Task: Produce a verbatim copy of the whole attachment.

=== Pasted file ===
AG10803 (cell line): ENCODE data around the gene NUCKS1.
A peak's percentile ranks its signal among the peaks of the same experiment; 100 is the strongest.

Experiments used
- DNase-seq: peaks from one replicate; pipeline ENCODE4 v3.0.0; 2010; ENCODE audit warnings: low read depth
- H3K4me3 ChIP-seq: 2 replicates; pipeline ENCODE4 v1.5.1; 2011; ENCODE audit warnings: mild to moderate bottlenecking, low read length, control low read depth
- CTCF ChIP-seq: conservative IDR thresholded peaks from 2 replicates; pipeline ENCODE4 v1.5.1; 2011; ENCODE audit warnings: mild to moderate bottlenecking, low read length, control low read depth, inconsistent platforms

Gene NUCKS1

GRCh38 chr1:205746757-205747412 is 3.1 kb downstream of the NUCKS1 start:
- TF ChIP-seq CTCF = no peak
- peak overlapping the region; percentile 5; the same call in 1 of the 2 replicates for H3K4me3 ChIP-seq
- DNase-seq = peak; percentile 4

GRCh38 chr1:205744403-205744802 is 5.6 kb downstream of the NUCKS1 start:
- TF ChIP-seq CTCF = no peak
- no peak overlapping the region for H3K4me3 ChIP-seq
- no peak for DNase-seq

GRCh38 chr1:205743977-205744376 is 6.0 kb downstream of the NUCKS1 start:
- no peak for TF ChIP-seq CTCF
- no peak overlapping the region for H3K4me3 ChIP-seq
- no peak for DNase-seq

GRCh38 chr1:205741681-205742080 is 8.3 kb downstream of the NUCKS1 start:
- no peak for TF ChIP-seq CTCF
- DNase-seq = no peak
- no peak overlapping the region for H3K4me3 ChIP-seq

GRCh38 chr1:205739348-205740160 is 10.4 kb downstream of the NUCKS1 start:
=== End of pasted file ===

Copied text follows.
AG10803 (cell line): ENCODE data around the gene NUCKS1.
A peak's percentile ranks its signal among the peaks of the same experiment; 100 is the strongest.

Experiments used
- DNase-seq: peaks from one replicate; pipeline ENCODE4 v3.0.0; 2010; ENCODE audit warnings: low read depth
- H3K4me3 ChIP-seq: 2 replicates; pipeline ENCODE4 v1.5.1; 2011; ENCODE audit warnings: mild to moderate bottlenecking, low read length, control low read depth
- CTCF ChIP-seq: conservative IDR thresholded peaks from 2 replicates; pipeline ENCODE4 v1.5.1; 2011; ENCODE audit warnings: mild to moderate bottlenecking, low read length, control low read depth, inconsistent platforms

Gene NUCKS1

GRCh38 chr1:205746757-205747412 is 3.1 kb downstream of the NUCKS1 start:
- TF ChIP-seq CTCF = no peak
- peak overlapping the region; percentile 5; the same call in 1 of the 2 replicates for H3K4me3 ChIP-seq
- DNase-seq = peak; percentile 4

GRCh38 chr1:205744403-205744802 is 5.6 kb downstream of the NUCKS1 start:
- TF ChIP-seq CTCF = no peak
- no peak overlapping the region for H3K4me3 ChIP-seq
- no peak for DNase-seq

GRCh38 chr1:205743977-205744376 is 6.0 kb downstream of the NUCKS1 start:
- no peak for TF ChIP-seq CTCF
- no peak overlapping the region for H3K4me3 ChIP-seq
- no peak for DNase-seq

GRCh38 chr1:205741681-205742080 is 8.3 kb downstream of the NUCKS1 start:
- no peak for TF ChIP-seq CTCF
- DNase-seq = no peak
- no peak overlapping the region for H3K4me3 ChIP-seq

GRCh38 chr1:205739348-205740160 is 10.4 kb downstream of the NUCKS1 start: